FAA Administrator Michael Huerta announced at the 2016 FAA UAS Symposium that formal rules allowing commercial drone operations would be finalized in late spring. The new rules will greatly simplify commercial operations with sUAS aircraft – commonly called drones. No more COA’s for most flights. No more requirement for an observer. And no more ‘pilot’s license’ required.
The FAA is in-fact finished with the Part 107 rules and the NPRM is now at the White House Office of Information and Regulatory Affairs (OIRA) for final review. While the OIRA has 60-days by statute to review the new rules, the political pressure on commercial drone use is likely to encourage them to push it out sooner than later. when the FAA gets it back, the next step is to publish the rules in the Federal Register. Typically a rule is effective within 30-days of publication, but if the agency can cite “good-cause” for making them effective sooner, they can.
How will the Rules Under Part 107 Differ from 333 Exemptions?
Commercial drone operators are required by statute to have an operator’s certificate. That’s why the Commercial sUAS PIC had to have an FAA-issued Airman’s Certificate. Pilots holding an airman’s certificate from the FAA may petition to be exempt from certain FAA rules that would otherwise make legal commercial use of an sUAS aircraft impossible. Authority to exempt pilots from these rules are enumerated in Section 333 of the FAA Modernization and Reform Act of 2012. When Part 107 rules are effected, that does not change. The PIC still needs to hold an FAA-issued Airman’s Certificate. But Part 107 creates a new class of Airman’s Certificate for sUAS, ‘unmanned aircraft operator certificate with a small UAS rating’, that is obtained by taking a written examination at an FAA-approved testing center and pass a recurrent aeronautical knowledge test every 24 months. In other words, you don’t need to learn to land a Cessna.
What is “Part 107”?
In brief, Part 107 is a new set of rules proposed by the FAA on February 15, 2015 that would permit the commercial operation of small unmanned aircraft systems (sUAS) weighing less than 55 pounds.
Here is a summary of the proposed Part 107 rules: (Link)
The NPRM that creates Part 107 rules also changes other FAA rules.
- 14 CFR Part 21 “Certification Procedures For Products And Parts” changes to exempt aircraft operating under Part 107 rules.
- 14 CFR Part 43 “Maintenance, Preventive Maintenance, Rebuilding, And Alteration” changes to exempt aircraft operating under Part 107 rules.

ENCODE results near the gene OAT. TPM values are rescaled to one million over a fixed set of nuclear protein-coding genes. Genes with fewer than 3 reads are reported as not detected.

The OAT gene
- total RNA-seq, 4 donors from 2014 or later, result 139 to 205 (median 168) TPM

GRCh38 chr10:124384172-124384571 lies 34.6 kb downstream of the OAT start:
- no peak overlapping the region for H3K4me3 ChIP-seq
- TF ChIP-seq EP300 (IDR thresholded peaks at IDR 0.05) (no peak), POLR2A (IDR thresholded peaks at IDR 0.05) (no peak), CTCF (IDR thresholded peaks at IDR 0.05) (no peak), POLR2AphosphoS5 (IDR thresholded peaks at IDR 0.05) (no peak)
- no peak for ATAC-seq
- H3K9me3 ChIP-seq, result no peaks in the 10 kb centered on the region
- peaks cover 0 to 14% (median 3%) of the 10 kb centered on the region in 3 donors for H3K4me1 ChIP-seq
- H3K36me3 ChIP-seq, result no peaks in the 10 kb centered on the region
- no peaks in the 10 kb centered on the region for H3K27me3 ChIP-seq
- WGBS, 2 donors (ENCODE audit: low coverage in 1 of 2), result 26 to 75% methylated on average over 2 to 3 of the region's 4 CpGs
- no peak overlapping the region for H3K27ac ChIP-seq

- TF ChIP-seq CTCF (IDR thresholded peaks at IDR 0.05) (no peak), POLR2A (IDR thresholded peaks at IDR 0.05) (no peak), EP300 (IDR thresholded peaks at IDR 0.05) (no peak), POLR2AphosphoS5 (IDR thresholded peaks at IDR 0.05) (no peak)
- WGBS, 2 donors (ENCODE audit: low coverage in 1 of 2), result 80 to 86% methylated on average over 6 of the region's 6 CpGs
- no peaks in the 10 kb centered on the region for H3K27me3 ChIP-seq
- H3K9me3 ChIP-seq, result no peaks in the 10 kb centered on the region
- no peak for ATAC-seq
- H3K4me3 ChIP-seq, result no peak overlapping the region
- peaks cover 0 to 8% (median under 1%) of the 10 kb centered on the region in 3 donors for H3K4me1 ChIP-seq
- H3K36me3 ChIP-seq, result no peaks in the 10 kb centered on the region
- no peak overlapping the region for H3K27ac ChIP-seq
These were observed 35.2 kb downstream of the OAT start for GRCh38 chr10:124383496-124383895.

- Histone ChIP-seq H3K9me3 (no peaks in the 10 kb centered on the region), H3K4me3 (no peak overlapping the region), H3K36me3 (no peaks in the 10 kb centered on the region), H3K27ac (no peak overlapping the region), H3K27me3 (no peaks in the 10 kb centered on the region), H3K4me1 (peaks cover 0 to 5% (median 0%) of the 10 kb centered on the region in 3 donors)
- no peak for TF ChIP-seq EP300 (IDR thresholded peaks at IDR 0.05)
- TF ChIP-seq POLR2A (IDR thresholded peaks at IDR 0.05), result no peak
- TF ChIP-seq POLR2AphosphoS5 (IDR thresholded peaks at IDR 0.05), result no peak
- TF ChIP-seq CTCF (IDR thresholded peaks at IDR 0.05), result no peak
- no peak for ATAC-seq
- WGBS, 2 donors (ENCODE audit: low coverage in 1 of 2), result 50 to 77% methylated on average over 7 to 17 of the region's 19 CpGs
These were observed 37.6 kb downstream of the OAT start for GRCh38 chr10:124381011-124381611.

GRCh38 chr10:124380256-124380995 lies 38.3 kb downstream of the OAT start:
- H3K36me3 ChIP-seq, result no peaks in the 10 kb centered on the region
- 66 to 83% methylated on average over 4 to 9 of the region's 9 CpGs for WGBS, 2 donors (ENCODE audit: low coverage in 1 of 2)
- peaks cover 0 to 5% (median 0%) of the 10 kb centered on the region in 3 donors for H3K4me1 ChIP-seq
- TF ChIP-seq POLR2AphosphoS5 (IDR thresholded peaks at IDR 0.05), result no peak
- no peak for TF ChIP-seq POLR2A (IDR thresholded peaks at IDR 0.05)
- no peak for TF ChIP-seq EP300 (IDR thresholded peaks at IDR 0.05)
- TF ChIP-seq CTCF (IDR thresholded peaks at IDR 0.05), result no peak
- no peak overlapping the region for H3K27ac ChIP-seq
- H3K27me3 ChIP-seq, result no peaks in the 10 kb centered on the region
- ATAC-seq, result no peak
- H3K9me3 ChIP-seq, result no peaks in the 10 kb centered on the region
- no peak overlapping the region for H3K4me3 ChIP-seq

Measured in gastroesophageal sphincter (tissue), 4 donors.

- 14 CFR Part 45 “Identification And Registration Marking” is changed to exempt aircraft operating under Part 107 rules.
- 14 CFR Part 47 “Aircraft Registration” adds the requirement that small unmanned aircraft weighing less than 55 pounds must be registered.
- 14 CFR Part 61 “Certification: Pilots, Flight Instructors, And Ground Instructors” is changed in two areas.
- Flight time accumulated under Part 107 flight rules cannot be used to meet the flight time requirements under Part 61.
- Flight Instructor privileges are changed: “authorized to accept an application for an unmanned aircraft operator certificate with a small UAS rating and verify the identity of the applicant in a form and manner acceptable to the Administrator.”
- 14 CFR Part 91 “General Operating And Flight Rules” changes to exempt operations under Part 107 rules and Hobby Flight.
- 14 CFR Part 101 “Moored Balloons, Kites, Amateur Rockets And Unmanned Free Balloons” is modified to define “model aircraft”.
- 14 CFR Part 107 “Small Unmanned Aircraft Systems”
- 14 CFR 183.23 – “Pilot Examiners” adds the provision for a Pilot Examiner to perform the identification of sUAS operator applicants.
The new rules are a big win for the commercial sUAS operators. And the sword of Damocles for the hobby flyers.
The new sUAS operator certificate is a big win for the UAS industry and companies seeking to optimize their businesses with sUAS, especially because it demonstrates that the FAA is taking a sensible approach to integrating these “low risk operations” into the National Airspace. The FAA is also reasserting its enforcement authority over model aircraft flight by codifying the FAA’s Advisory Circular AC-57 in Part 101.
The word “commercial” does not appear anywhere in the proposed Part 107 rules. As I said above, the commercial operators are required by statute to hold an FAA-issued Airman’s Certificate: (49 U.S. Code § 44711 – ‘Prohibitions and exemptions’, and 49 U.S. Code § 46317 – ‘Criminal penalty for pilots operating in air transportation without an airman’s certificate’). Title 49 of the United States Code are not FAA rules.
The only thing stopping the FAA from enforcing Part 107 rules for all sUAS aircraft, commercial and hobby flights, is Section 336 of the same FAA Modernization and Reform Act of 2012 which prohibits the FAA from promulgating new rules governing model aircraft. All that it will take is one high-profile incident to find Section 336 on a swift-boat to repeal. I don’t think it’s a matter of “if”. The other shoe will drop.